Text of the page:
A federal judge held on Friday that elementary school Bible classes violate the Constitution's mandated separation of church and state.

The classes have been held for 51 years in Rhea County — the same county where the Scopes "monkey trial" was held in 1925.

In banning the classes, U.S. District Judge Allan Edgar wrote that the government "may not teach, or allow the teaching of a distinct religious viewpoint."

The challenge was brought by a couple with two children who attended the schools and joined by a nonprofit advocacy group, the Freedom From Religion Foundation. The identity of the families was not disclosed.

For 30 minutes, about 800 children in kindergarten through fifth grade were invited to participate in the Bible classes. No parental consent was sought, although students were allowed to participate in other activities if they wished to do so.

A trial in the case had been scheduled for Feb. 19. Rhea County school Superintendent Sue Porter said she wanted a trial to show that the classes include "character education."

The plaintiffs asked the judge to rule before the trial, however, and Edgar granted the request.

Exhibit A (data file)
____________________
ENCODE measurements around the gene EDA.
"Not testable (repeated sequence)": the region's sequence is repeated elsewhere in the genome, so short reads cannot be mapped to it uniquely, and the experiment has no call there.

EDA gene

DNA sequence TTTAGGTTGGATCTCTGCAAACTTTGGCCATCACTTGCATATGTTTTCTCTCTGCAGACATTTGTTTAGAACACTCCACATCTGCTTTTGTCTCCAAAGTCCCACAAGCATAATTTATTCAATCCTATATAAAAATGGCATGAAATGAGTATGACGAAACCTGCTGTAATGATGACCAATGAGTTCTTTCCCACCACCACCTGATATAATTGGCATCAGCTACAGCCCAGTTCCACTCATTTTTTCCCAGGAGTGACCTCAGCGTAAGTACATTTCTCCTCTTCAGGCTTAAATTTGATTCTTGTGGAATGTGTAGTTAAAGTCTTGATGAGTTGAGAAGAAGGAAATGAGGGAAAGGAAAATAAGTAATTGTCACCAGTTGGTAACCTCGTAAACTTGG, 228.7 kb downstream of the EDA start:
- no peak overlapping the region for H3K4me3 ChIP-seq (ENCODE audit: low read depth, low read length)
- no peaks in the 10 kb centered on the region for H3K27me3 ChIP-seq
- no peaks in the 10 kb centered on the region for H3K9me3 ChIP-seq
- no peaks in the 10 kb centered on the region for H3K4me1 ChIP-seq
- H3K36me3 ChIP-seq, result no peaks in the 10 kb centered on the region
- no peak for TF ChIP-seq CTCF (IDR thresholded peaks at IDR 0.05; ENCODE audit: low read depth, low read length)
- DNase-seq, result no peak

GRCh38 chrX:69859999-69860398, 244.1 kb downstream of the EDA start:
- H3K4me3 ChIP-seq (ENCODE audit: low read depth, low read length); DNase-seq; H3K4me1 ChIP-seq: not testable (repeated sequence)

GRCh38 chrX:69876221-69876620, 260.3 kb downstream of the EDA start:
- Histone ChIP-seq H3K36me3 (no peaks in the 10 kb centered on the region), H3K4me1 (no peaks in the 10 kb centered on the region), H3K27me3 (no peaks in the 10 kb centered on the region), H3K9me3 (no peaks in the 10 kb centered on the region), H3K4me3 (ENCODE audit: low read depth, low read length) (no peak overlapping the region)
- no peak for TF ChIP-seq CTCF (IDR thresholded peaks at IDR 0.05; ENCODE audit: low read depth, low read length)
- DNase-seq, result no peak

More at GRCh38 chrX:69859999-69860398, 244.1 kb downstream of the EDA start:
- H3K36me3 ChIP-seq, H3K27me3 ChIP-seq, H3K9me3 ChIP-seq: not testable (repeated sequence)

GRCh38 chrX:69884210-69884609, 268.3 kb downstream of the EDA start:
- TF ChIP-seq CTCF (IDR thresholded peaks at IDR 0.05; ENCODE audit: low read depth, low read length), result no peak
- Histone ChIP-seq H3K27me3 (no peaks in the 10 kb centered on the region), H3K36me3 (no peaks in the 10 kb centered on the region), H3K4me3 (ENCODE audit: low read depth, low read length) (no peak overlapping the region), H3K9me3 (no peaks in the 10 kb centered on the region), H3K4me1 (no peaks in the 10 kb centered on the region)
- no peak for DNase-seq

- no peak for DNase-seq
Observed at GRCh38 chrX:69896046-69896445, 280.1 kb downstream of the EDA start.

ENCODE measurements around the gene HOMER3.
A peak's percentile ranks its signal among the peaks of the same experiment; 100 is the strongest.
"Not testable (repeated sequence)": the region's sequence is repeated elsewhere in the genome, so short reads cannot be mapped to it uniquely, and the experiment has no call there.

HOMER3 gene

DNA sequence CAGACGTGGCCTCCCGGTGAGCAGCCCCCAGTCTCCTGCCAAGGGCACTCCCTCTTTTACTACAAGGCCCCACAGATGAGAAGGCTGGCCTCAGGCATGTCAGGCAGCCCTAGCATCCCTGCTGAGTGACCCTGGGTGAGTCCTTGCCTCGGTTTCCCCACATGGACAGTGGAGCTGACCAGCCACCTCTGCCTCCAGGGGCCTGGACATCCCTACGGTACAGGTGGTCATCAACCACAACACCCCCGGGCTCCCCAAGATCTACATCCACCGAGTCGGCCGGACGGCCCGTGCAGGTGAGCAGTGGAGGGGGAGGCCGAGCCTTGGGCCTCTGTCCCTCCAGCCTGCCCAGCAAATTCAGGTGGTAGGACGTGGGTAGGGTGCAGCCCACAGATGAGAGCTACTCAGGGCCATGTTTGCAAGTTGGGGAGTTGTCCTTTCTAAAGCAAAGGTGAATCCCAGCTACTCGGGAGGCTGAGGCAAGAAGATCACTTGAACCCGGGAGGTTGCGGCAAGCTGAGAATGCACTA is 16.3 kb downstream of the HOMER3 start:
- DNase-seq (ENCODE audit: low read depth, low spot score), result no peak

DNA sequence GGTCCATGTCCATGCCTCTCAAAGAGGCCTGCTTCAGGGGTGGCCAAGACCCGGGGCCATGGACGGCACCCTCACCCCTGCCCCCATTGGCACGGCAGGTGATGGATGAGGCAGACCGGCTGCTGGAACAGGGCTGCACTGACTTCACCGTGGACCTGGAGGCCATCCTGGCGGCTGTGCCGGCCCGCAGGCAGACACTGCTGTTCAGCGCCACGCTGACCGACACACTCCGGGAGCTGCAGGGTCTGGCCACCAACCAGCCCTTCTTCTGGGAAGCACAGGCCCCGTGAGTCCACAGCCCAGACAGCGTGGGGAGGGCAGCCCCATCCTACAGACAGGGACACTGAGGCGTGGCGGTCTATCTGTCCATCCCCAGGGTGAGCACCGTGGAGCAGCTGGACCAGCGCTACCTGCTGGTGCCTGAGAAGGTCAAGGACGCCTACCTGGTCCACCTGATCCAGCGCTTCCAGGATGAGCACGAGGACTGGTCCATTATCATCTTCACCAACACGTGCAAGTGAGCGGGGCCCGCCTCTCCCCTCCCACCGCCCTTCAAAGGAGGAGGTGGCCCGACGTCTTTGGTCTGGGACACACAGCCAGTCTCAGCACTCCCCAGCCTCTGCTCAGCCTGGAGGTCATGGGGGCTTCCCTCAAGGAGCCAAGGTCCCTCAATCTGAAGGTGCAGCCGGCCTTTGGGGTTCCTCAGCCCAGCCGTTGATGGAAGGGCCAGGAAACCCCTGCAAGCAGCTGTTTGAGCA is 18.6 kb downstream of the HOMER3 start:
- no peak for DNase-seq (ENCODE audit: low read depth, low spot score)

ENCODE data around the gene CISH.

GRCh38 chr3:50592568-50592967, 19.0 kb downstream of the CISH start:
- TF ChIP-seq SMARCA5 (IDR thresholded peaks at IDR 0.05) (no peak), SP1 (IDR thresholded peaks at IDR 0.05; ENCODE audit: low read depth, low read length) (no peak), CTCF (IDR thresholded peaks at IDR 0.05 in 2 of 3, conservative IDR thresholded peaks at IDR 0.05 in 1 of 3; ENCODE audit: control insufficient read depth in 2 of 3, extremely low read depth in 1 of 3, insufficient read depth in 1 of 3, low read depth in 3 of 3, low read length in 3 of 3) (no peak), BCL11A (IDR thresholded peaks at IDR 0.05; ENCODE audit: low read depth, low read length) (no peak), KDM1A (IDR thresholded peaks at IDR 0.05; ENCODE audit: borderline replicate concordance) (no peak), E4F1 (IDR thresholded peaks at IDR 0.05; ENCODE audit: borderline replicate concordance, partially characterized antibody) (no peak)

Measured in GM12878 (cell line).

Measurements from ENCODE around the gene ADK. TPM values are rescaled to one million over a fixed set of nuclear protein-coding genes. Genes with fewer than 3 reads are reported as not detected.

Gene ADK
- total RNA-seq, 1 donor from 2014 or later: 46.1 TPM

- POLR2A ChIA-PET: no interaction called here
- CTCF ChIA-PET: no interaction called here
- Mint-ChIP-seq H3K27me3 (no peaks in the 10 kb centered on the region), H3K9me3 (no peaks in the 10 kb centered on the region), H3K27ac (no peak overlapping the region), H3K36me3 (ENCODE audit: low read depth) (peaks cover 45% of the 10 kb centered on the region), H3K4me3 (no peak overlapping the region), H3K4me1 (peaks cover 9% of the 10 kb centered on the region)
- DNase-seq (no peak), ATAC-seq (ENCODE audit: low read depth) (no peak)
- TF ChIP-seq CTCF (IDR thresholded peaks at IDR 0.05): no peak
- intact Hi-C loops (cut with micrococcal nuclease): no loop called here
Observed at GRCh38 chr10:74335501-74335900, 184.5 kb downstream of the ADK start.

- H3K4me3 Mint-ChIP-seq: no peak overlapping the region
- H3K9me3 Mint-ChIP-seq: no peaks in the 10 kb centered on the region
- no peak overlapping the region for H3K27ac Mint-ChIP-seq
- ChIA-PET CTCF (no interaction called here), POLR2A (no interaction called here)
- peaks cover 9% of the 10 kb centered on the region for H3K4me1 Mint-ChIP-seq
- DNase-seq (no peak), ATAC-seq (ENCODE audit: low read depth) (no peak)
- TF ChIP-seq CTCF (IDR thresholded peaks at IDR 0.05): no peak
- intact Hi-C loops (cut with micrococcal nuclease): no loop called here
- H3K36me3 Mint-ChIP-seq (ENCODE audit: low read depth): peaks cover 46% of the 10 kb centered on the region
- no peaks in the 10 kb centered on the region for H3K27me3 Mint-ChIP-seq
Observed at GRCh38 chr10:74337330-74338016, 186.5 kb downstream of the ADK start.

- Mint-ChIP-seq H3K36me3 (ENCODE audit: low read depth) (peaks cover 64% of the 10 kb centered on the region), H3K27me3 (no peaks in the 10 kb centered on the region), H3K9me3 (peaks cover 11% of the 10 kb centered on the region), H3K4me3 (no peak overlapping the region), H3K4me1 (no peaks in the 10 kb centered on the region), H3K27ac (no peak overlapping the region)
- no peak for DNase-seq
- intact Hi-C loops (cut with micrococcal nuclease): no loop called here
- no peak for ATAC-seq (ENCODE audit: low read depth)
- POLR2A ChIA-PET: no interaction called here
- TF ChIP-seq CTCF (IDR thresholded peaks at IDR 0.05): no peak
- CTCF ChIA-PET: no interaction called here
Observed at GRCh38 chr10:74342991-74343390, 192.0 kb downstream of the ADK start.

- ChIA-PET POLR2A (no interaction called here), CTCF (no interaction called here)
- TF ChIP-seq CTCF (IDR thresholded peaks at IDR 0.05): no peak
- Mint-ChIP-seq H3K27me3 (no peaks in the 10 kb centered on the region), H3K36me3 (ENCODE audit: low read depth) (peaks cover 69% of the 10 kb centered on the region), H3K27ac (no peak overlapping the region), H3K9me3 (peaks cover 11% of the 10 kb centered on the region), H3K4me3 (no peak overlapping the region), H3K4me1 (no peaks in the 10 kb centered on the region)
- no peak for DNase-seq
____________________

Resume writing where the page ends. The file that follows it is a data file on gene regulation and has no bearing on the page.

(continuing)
County school officials "acted with both purpose and effect to endorse and advance religion in the public schools," he wrote.

Edgar also noted that it was not religion, but the teaching of a specific religion, that was forbidden.

"It has never been held that there is a ban on all religious activity in public schools," Edgar wrote. "For example, a student may voluntarily pray at school. Also, religious organizations may use public school facilities under some circumstances."

In Dayton, a rural town about 40 miles north of Chattanooga, another challenge to religious education took place some 77 years ago.

School teacher John T. Scopes was prosecuted in 1925 for teaching evolution instead of creationism. The trial, known as the Scopes monkey trial, pitted two of the country's best attorneys against each other, Clarence Darrow and William Jennings Bryan. Scopes was convicted and fined $100, but his conviction was thrown out on a technicality by the Tennessee Supreme Court.
The Associated Press contributed to this report.